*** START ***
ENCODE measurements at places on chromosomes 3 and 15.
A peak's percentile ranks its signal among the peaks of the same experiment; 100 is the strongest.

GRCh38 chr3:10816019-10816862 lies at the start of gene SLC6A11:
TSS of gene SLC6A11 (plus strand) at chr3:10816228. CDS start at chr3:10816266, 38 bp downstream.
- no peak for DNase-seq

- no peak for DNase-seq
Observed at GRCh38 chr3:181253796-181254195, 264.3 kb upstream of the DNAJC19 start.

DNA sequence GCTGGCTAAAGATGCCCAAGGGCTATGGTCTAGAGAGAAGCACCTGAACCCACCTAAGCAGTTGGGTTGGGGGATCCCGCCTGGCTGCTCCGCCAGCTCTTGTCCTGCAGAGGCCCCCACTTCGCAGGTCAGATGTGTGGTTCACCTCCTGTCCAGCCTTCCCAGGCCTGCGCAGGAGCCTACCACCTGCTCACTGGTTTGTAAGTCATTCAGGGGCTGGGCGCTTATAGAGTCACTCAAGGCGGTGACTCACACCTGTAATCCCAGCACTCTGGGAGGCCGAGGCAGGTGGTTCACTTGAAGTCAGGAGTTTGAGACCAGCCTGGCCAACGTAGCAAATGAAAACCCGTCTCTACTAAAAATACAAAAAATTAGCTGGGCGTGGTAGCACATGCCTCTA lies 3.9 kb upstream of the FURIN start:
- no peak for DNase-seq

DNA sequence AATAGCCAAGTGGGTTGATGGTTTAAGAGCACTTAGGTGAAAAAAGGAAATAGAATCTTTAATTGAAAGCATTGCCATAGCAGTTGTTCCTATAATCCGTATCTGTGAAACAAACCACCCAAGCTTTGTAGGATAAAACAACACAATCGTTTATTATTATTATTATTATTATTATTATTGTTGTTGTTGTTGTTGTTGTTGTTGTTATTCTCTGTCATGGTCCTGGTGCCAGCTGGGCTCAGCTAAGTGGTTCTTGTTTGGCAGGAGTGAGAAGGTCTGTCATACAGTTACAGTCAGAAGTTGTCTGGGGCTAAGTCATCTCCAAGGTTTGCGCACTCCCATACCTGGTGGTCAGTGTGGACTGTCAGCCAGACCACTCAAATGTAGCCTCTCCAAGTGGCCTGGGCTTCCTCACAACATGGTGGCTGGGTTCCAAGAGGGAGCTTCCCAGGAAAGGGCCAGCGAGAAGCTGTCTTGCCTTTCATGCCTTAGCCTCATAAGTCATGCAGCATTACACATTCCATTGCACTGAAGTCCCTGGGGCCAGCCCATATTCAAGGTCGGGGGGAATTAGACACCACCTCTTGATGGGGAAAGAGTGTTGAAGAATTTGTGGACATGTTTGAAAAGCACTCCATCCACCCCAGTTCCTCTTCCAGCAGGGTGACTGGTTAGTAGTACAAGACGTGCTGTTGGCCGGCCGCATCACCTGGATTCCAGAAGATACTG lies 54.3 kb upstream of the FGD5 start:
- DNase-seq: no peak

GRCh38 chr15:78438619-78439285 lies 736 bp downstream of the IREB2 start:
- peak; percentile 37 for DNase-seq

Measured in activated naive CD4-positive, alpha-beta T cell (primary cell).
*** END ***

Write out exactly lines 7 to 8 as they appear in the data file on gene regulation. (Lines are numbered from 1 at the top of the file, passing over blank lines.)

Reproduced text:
Observed at GRCh38 chr3:181253796-181254195, 264.3 kb upstream of the DNAJC19 start.

DNA sequence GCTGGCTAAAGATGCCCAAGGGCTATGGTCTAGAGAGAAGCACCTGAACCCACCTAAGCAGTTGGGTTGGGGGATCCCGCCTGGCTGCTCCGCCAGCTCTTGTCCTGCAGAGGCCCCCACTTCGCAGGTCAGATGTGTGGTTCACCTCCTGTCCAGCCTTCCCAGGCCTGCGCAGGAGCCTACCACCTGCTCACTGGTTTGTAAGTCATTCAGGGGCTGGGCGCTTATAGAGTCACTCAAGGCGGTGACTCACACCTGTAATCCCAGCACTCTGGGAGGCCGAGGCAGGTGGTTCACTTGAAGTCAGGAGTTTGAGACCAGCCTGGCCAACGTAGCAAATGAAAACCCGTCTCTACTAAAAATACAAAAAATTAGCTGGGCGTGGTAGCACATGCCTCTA lies 3.9 kb upstream of the FURIN start: